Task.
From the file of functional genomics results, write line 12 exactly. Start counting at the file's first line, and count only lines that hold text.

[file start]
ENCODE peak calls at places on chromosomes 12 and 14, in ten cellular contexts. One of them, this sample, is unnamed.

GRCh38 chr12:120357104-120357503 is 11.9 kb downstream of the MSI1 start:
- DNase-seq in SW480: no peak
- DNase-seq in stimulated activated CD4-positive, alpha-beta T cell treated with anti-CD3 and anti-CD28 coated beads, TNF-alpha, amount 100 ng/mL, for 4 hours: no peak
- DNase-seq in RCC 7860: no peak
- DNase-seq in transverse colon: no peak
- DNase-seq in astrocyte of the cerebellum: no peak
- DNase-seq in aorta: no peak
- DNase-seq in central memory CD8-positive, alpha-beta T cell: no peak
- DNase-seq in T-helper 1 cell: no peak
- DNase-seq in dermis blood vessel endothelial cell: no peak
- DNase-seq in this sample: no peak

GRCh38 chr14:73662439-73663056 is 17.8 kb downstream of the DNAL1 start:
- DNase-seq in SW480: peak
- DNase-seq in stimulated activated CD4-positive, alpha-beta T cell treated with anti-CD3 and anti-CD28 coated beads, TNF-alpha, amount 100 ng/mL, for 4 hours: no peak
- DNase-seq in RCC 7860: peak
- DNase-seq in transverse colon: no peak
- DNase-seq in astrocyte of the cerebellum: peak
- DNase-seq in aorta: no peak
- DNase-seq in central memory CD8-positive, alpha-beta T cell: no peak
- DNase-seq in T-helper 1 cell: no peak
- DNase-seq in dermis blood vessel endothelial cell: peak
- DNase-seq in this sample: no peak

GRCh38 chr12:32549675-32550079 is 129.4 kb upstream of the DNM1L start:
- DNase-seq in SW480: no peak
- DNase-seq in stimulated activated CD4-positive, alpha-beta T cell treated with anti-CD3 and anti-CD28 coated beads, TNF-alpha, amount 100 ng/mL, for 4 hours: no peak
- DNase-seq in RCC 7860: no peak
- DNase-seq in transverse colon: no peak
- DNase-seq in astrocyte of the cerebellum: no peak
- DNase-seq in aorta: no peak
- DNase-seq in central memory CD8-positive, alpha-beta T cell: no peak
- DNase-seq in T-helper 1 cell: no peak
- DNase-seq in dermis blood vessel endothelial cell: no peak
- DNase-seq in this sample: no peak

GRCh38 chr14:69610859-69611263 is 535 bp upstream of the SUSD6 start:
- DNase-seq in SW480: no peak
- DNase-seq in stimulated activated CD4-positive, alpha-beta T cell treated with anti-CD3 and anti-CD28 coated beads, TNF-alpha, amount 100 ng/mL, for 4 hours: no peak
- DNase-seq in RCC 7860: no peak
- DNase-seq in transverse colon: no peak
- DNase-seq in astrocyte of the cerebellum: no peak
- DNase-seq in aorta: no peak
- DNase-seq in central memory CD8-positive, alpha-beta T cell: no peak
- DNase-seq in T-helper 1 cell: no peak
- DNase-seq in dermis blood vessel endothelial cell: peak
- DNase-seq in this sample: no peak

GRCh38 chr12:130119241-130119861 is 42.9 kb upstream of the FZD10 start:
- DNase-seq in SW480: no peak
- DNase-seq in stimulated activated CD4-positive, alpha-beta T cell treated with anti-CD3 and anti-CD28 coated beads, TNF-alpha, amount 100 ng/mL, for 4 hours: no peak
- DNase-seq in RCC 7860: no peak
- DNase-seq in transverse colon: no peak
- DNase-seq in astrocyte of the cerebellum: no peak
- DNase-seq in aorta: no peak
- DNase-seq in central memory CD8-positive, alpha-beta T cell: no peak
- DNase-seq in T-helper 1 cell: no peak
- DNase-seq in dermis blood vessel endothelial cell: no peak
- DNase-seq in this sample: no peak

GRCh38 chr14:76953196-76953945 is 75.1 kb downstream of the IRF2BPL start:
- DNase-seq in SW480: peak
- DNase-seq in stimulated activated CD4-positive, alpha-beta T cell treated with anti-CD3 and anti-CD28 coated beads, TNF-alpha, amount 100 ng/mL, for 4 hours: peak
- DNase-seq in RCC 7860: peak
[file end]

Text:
- DNase-seq in this sample: no peak